REACT by adapting patenting strategies
- In addition to the considerations surrounding opt-out of existing EP patents, the new legislation provides the option of obtaining a unitary patent covering all participating EU states as a single patent. Patent owners may consider combined portfolios of:
- European patents within the jurisdiction of the UPC (including all unitary patents);
- European patents opted out of the jurisdiction of the UPC; and
- parallel national patents that will be outside the jurisdiction the UPC.
REACT and monitor competitor activities
- It will be possible to monitor competitor activities and patenting strategies in response to the new legislation via the publicly available information from the EPO Register and national patent office databases.
REACT by considering and preparing for any potential litigation
- For European patents kept within the jurisdiction of the UPC, patent holders should consider and prepare for any potential litigation in view of the front-loaded and time pressured nature of the proceedings.
RECORD the correct name on the opt-out form
- The opt-out form that must be filed in order to request an opt-out requires confirmation of:
- the name and address of the proprietor of the European patent; and
- the validated states where the patent is in force for which the named proprietor is the owner e.g., ‘All’ or ‘DE, FR’.
- The form also requires a declaration to be made that the proprietor entered on the form is the person entitled to be registered as proprietor and therefore entitled to exercise the opt-out. The Registry will take as default that the person shown in each national patent register for the respective validated states is entitled to be registered. If the opt out is filed for any validated state in the name of a person not entitled to do so, it will be ineffective.
- All patent owners should conduct an audit of the correct proprietor name and action should be taken to record the correct name on the opt-out form.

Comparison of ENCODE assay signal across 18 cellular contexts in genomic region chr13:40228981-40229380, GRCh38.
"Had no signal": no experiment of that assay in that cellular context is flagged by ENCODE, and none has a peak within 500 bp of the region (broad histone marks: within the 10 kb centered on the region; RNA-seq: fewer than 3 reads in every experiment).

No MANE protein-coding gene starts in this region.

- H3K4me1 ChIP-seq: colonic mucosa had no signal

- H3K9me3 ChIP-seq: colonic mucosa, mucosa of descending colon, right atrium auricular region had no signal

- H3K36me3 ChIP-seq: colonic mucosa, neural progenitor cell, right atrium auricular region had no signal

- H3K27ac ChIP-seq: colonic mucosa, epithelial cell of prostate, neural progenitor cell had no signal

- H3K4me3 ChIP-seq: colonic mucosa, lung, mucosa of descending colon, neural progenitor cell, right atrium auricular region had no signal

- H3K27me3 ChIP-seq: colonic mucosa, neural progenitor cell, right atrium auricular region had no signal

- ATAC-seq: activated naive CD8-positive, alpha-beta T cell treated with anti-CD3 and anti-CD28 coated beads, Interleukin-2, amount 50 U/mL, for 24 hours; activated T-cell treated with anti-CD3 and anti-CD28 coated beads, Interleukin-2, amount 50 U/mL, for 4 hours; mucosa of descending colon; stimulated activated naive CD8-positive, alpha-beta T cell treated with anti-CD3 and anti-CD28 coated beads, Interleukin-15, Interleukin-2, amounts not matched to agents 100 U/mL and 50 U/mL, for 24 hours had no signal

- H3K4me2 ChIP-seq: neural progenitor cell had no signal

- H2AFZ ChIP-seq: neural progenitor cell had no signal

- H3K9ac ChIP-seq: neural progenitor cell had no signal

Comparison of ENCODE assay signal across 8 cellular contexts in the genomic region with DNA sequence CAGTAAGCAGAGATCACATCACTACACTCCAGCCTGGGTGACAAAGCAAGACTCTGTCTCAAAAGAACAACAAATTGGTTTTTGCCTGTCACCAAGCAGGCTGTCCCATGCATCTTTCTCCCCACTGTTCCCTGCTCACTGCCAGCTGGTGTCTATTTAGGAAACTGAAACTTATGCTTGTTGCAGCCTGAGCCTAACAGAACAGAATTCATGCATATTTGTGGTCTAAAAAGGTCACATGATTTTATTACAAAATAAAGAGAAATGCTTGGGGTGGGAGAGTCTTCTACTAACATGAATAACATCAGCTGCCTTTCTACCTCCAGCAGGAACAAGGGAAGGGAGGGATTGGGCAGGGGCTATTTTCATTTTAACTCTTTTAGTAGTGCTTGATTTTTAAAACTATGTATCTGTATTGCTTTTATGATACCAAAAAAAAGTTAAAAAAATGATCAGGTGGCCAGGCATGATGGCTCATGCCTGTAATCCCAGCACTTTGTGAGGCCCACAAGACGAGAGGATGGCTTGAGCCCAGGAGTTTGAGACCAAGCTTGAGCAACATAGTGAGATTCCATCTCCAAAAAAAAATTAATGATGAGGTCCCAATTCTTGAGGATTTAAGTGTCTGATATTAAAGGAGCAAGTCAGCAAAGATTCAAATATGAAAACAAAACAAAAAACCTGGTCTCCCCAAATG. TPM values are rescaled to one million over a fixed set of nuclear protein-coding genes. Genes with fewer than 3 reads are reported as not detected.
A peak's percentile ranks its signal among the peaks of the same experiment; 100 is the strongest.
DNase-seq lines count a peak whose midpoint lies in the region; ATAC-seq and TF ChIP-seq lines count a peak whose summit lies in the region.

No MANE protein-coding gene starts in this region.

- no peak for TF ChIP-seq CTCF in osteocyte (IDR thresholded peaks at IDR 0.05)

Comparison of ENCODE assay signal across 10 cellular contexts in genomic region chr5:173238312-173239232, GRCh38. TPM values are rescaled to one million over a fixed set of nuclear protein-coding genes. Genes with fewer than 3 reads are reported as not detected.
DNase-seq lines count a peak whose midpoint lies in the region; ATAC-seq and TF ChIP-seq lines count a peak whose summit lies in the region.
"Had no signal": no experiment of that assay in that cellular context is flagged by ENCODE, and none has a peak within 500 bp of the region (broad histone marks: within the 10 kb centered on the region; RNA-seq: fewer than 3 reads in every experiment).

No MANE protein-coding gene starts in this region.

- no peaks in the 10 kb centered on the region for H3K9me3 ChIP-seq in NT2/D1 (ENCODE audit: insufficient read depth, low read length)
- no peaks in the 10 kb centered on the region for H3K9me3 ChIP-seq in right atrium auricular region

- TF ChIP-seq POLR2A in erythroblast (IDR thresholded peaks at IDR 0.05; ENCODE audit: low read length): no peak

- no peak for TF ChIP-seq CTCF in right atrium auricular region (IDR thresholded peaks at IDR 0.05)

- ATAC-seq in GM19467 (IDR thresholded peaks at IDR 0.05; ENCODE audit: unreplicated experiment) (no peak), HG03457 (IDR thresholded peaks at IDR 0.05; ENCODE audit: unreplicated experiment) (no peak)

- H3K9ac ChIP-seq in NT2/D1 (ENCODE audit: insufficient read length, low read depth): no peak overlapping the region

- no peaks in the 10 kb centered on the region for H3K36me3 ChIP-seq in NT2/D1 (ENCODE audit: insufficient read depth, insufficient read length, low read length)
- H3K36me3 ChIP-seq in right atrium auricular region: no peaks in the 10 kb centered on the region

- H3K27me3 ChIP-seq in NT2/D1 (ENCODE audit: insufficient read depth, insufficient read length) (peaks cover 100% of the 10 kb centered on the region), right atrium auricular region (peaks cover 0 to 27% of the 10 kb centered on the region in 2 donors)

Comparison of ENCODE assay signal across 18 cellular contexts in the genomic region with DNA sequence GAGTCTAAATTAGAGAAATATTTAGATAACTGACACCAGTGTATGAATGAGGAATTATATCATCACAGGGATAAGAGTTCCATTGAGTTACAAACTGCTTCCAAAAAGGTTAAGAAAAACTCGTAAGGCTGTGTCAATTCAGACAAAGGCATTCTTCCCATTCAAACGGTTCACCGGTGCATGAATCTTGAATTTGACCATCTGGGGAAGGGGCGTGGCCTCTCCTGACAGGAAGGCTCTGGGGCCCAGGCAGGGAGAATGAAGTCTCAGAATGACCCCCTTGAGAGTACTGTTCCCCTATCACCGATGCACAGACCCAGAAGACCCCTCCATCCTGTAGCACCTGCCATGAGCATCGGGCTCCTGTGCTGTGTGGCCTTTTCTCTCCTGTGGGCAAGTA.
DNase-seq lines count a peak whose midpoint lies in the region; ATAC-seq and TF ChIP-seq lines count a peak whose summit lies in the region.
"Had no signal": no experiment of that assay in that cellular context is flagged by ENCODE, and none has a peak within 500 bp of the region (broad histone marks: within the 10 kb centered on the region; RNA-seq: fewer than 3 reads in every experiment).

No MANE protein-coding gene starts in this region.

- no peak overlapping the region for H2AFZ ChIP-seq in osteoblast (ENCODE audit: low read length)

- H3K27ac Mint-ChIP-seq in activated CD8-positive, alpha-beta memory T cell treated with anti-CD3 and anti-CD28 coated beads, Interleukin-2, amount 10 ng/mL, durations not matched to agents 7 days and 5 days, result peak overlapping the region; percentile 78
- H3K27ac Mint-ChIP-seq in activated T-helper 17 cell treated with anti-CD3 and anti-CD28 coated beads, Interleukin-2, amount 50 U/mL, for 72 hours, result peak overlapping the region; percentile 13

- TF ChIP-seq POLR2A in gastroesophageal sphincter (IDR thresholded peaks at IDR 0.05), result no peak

RECORD any updates on the national patent registers
- If there has been any assignment (or change of name) such that the national patent registers are not up to date, consideration should be given as to whether to record any updates on the national patent registers so that they ultimately match the proprietor named on the opt-out form.
CMS Established Pan-European Perspective and Expertise
The CMS UK patent team is ranked in Legal 500 Tier 1 ‘PATMA’ and the respective technical areas are also ranked in Legal 500 Tier 1 for ‘Life Sciences and Healthcare’ and Legal 500 Tier 1 for ‘IT and Telecoms’.
CMS is somewhat unique in Europe in having specialist patent litigators in the UK, France, and Germany, as well as a team of European Patent Office (EPO) patent attorneys. These teams have a proven track record of successful collaborations and CMS therefore is very well placed, despite the uncertainties of the new UPC system, to share in-house knowledge of national court infringement and validity proceedings, as well as validity in EPO opposition proceedings, across the pan-European team. By pooling and drawing on the teams’ collective experiences, CMS is committed to delivering a pan-European perspective and expertise in devising patent strategies combining the new system with national systems and harmonising legal proceedings between the UPC’s jurisdictions.
Please do feel free to reach out.